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The Basics of Voice Production Part 2: Vocal Warm-Ups

*Click to watch Part 1: The Vocal Subsystems

Most of us can agree on the importance of warming up our bodies before we start exercising. Without a proper warm-up, our muscles may be stiff and be more susceptible to injury. Stiff muscles equals more risk of pulling and straining, which leads to more chances of injury. Warmer muscles are more flexible and pliable, which helps our bodies to absorb impact and move to its full range of motion.


Our voices are also controlled by muscles, most of which you can’t see, but these muscles also need to be warmed up properly if we want them to function at their best. 


Now, I want you to consider yourself as a professional voice user - you are someone who relies on their voice to communicate and be successful. Your voice is your instrument, and you need to keep it in good condition just like you would treat your body if you were a professional athlete.


These vocal warm-ups are a great way to keep the voice and speech muscles flexible and pliable, so that they can produce a voice that is strong and clear. I recommend completing these exercises every day, and especially before you are going to be speaking for a long period of time.


The exercises go through each body system of the voice and speech. If you’d like to know more details about how voice and speech are produced, please watch the first video in this series,  the Basics of Voice Production.

1) Upper Body and Face Stretch

It’s important to release any tension you have in your face, neck, shoulders, and back. Tension in these muscle groups may also lead to tension in the deeper muscles of your throat, face, and torso.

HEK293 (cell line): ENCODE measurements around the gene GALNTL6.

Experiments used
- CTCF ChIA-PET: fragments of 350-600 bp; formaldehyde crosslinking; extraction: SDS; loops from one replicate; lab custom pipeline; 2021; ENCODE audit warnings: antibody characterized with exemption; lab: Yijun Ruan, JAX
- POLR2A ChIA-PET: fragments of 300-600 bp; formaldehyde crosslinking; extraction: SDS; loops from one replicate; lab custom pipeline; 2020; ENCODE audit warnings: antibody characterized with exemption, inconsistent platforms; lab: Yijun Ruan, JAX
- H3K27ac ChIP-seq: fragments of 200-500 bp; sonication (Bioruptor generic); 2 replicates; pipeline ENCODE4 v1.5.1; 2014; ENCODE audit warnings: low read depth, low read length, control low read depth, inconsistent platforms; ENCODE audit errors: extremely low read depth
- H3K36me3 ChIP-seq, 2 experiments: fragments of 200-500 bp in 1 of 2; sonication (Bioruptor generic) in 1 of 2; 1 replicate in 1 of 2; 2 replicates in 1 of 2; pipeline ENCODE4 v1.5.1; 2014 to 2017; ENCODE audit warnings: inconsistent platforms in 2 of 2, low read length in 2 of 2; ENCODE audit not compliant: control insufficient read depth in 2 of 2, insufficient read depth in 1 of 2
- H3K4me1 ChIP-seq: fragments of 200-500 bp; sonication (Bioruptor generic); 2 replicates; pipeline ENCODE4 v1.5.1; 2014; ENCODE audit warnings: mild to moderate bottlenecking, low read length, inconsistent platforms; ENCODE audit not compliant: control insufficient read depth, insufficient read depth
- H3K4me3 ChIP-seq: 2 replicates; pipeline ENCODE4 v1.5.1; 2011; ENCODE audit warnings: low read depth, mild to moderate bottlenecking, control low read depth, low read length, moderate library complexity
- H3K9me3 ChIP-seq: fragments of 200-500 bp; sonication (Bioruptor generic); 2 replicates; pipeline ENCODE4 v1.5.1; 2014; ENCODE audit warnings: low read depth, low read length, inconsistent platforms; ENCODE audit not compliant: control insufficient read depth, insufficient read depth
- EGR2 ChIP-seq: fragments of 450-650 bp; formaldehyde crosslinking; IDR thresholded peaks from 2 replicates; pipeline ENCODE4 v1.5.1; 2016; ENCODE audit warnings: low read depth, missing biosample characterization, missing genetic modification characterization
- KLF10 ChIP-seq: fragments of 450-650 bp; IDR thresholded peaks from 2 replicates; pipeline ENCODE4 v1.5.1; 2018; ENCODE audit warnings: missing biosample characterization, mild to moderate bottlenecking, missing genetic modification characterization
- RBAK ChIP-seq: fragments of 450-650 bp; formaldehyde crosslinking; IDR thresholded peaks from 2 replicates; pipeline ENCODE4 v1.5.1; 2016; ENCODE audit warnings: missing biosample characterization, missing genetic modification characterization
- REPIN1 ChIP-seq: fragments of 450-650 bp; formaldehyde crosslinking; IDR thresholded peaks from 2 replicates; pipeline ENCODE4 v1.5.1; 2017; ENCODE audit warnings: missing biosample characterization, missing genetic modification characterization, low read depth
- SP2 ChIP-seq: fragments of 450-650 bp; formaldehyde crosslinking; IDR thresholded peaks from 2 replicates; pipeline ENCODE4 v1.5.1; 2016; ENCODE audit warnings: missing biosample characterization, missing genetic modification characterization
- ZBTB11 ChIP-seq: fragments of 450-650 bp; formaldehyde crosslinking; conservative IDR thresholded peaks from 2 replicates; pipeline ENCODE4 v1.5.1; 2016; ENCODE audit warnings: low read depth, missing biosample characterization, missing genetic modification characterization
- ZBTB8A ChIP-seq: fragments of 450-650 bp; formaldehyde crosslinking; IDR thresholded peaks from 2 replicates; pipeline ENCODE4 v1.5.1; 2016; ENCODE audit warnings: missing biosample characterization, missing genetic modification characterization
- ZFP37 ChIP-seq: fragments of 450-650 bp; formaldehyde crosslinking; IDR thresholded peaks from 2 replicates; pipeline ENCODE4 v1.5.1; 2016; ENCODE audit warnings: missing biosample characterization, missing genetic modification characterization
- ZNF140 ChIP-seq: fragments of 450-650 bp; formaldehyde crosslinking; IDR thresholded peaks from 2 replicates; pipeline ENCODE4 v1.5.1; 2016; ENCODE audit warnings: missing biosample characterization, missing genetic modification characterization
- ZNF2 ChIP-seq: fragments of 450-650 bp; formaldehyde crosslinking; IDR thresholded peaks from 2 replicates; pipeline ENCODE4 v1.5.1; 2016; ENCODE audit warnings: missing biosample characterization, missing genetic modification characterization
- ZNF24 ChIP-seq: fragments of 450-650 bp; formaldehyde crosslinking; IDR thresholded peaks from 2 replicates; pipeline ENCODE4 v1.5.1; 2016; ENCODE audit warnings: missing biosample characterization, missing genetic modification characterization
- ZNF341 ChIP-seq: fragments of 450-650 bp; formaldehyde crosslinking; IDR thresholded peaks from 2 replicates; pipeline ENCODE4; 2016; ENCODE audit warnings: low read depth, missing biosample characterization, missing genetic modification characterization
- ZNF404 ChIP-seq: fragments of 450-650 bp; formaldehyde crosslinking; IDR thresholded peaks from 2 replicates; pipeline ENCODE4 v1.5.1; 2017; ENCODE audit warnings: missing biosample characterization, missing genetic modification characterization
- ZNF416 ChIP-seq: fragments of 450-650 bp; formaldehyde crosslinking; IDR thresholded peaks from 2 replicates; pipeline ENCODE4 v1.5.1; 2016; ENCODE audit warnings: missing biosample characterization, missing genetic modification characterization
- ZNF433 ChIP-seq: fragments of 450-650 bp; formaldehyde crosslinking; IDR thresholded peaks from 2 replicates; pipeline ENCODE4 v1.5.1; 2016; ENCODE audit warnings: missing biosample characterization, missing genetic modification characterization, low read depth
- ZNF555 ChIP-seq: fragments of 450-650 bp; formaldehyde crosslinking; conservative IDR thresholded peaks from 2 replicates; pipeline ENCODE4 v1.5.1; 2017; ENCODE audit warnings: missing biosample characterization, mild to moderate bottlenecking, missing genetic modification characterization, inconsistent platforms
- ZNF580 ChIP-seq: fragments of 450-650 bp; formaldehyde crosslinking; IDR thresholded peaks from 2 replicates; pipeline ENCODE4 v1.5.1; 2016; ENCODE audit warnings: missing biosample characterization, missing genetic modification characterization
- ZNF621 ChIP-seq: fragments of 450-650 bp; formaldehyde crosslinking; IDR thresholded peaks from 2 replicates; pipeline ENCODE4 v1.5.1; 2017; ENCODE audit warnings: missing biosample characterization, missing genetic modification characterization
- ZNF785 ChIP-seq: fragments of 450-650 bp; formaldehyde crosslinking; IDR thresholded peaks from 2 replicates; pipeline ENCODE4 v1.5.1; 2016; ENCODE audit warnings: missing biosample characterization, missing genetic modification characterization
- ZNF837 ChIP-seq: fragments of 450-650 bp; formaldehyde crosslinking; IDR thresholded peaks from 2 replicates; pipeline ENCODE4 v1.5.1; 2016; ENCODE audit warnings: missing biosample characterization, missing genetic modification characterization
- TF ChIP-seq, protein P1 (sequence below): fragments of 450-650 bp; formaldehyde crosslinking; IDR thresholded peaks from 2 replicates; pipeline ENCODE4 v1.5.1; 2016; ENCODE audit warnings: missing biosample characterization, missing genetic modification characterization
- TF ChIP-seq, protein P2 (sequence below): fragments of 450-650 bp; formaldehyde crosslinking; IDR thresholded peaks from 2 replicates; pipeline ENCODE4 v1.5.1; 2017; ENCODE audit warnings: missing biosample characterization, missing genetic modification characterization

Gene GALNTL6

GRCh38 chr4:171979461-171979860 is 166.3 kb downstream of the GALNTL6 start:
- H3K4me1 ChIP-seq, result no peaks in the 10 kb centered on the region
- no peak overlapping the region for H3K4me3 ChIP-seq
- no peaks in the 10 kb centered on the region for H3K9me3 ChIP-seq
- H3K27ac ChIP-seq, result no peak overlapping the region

• Stand up tall. Roll the shoulders backwards in small circles 5 times. Now switch directions and roll the shoulders forwards in small circles 5 times.

  • Gently drop the head down and roll the head side to side 5 times.

  • Smile wide, stretching the face and cheeks outward. Then bring the lips together in an “o” shape (like you’re saying the vowel “oooo”). Alternate the smile and “o” shape 5 times.

  • Open the mouth wide, like you’re saying “ahh”, to stretch out the lips and jaw 5 times.

  • Get the lips moving by completing a lip trill with just airflow (no voicing). Do for 3 breaths.

  • Now get the tongue moving by completing a tongue trill with just airflow (no voicing). Do 3 breaths.

  • To release any tension you may have in the face and neck muscles, massage the jaw muscle in front of the ear, moving your fingers in small circles. Now massage the muscles under the chin with your thumbs. Allow the jaw to drop open.